Redeem The Reefs
A Reward Project
The Verde Island Passage is home to over 300 species of coral. Considered the largest concentration of corals in the country, and possibly, the whole world, this strait that separates the islands of Luzon and Mindoro is one of the richest in marine biodiversity on the planet.
This area's richness has made it a popular destination for dive enthusiasts, a source of livelihood for fishermen, and has been considered as a candidate to be a UNESCO World Heritage Site.
Over the years, the Passage has been severely degraded by unsustainable fishing practices and commercial vessels which anchor anywhere and damage corals. Signs of degradation are everywhere due to combinations of both natural and man-made causes. Garbage and trash mostly non-biodegradable plastic, end up in the coastline. A barren sea floor where corals used to be is a result of damage dealt by human mistakes. The reefs need our help
It is a team of passionate individuals consisting of marine biologists, nature and ocean lovers, and divers, who aim to rehabilitate a part of the coastline of Mabini, Batangas within the Verde Island Passage.
Through the creation of artificial reefs that can house rehabilitated corals and through the proliferation of Giant Clams. Have a look at what we have started underwater in front of Paradiso Rito Resort. We combined Art and Science and deployed steel sculptures of the Twelve Apostles - "The Fishers of Men" and supine Crosses as tables, filled with rocks, on which the corals can latch and the clams can rest. Already, we have developed a mini marine ecosystem that nourishes corals and clams, and attract fishes into the previously barren area.
We want to build on the momentum of what we have started: to deploy more substrates, rehabilitate more corals and lay down more Giant Clams. With your contribution we can reverse the damage done to our coral reefs, improve the marine biodiversity of our seas and eventually provide livelihood to our seaside communities. We want to spread the advocacy for Redeeming the Reefs. This project is not just cosmetic, because the positive interconnection between the corals, clams and fish, will help save the oceans and thus save the earth!!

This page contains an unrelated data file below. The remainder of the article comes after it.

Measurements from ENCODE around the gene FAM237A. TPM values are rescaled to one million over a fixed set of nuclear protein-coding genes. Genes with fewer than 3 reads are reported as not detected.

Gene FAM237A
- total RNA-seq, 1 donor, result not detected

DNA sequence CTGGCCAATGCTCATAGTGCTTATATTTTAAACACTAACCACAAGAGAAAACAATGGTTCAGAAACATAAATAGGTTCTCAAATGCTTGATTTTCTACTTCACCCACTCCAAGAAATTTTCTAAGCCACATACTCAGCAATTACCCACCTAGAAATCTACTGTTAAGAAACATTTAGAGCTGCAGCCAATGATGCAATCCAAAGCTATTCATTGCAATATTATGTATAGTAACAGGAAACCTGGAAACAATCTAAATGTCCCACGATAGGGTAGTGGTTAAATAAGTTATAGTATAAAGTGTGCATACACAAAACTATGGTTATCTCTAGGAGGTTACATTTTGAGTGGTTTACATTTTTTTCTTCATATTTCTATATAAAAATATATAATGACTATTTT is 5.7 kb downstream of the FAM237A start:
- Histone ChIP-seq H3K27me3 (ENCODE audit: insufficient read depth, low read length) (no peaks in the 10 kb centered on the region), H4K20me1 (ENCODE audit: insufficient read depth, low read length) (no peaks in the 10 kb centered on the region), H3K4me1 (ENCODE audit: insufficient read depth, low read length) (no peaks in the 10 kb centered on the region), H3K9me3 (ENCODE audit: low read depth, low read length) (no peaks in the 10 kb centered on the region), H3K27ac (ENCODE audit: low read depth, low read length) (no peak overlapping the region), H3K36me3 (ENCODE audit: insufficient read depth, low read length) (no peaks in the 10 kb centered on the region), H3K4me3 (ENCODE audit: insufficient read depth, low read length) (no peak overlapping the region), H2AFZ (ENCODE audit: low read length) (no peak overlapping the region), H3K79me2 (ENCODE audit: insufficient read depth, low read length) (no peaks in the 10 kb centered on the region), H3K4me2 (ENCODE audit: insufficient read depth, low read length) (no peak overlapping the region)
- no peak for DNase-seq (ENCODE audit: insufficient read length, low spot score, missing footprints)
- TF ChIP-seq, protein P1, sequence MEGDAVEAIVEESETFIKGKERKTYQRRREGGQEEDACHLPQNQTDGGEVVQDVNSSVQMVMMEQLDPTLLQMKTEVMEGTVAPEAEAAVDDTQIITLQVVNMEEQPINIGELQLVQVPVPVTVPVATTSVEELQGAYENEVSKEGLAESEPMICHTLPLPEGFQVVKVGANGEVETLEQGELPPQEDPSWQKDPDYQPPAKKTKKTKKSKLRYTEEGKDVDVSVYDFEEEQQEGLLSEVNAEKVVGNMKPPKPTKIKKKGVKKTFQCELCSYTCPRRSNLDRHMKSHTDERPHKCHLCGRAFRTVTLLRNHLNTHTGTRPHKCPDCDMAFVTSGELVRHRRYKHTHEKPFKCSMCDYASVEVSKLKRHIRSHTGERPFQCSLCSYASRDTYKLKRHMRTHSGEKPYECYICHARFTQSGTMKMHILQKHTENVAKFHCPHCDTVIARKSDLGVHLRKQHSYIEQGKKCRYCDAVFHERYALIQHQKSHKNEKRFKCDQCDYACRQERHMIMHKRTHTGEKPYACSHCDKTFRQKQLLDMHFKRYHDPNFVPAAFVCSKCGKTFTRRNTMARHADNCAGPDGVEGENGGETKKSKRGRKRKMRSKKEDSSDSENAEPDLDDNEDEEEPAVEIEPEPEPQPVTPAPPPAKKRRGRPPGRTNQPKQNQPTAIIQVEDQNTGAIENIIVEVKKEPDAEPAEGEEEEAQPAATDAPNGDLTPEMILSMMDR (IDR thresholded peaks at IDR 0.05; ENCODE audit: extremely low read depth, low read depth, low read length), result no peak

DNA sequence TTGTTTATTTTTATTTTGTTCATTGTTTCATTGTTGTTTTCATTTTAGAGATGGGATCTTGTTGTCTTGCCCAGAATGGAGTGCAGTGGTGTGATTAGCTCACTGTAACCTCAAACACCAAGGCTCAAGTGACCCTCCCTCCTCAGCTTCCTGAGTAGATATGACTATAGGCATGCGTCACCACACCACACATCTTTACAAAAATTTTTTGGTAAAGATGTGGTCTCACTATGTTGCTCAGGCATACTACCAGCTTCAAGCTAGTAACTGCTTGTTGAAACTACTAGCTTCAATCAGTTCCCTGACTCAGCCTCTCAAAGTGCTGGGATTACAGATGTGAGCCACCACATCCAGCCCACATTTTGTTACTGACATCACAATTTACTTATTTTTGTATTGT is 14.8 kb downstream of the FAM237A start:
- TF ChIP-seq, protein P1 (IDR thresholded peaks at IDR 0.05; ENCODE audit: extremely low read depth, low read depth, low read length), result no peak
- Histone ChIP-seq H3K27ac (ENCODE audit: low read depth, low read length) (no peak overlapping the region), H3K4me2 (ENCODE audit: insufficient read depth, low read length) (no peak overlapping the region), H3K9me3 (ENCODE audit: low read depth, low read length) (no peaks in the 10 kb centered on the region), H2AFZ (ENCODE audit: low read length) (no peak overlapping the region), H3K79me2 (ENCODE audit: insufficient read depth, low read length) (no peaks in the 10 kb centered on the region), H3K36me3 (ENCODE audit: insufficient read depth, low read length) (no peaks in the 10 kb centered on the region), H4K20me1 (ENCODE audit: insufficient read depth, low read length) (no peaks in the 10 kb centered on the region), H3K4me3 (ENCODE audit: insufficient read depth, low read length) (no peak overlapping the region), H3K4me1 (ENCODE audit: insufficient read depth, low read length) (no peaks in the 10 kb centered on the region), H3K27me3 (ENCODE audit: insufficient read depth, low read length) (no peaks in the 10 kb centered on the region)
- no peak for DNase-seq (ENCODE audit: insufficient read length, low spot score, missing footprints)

For US$ donations, you may deposit at BPI US$ account no.
Bank of The Philippines Islands
Paraiso Bay Sands Inc.
Verde Island Passage (VIP) is considered to be the center of the center of marine biodiversity. VIP connects the surrounding provinces of Batangas, Marinduque, Oriental Mindoro, Occidental Mindoro and Romblon.
The Giant Clam is a clam that is the largest living bivalve mollusk and is one of the most endangered clam species. If we were to install an abundant amount of clams, it would increase the fish population in the area. Their tissues are food for a wide array of predators and scavengers, while their discharges of different chemicals are eaten by opportunistic feeders. The shells and cavities of giant clams provide substrate for colonization by different microorganisms. They also serve as water filtering towards eutrophication. Unfortunately, giant clams are under great pressure from overfishing and extirpations which are also detrimental to coral reefs. A greater understanding of the numerous contributions giant clams provide will reinforce the case for their conservation.
Giant Clams in the Philippines are in danger of local extinction. This is due to overharvesting, stealing, and habitat destruction.
Restoration : the act of bringing a degraded ecosystem back into, as nearly as possible, its original condition. Rehabilitation : the act of partially or, more rarely, fully replacing structural or functional characteristics of an ecosystem that have been diminished or lost, or the substitution of alternative qualities or characteristics than those originally present with the proviso that they have more social, economic or ecological value than existed in the disturbed or degraded state. Remediation : the act or process of remedying or repairing damage to an ecosystem. (Source: Reef Rehabilitation, Dr. Ed Gomez)
The Status of Coral Reefs of the World: 2004 report estimates that 20% of the world's coral reefs have been effectively destroyed and show no immediate prospects of recovery: that 24% of the world's reefs are under imminent risk of collapse through human pressures: and that a further 26% are under a longer term threat of collapse. Until about 20 years ago it seemed that the biggest threats to coral reefs were from chronic human disturbances such as increased sedimentation resulting from land-use change and poor watershed management, sewage discharges, nutrient loading and eutrophication from changing agricultural practices, coral mining, and overfishing. (Source: Reef Rehabilitation, Dr. Ed Gomez)
As well as preventing coastal erosion, coral reefs provide food and livelihoods for hundreds of millions of coastal people in over 100 countries via the harvestable marine resources that they generate, and through tourists attracted by their beauty, biodiversity and white sand beaches that they support and protect. At least half a billion people around the world are thought to be partially or wholly reliant on coral reef resources for their livelihoods. These livelihoods include fishing, gleaning, mariculture, the marine aquarium trade, and a wide range of employment and commercial opportunities associated with tourism. They are also a promising source of novel pharmaceuticals treating diseases such as cancer and AIDS. (Source: Reef Rehabilitation, Dr. Ed Gomez)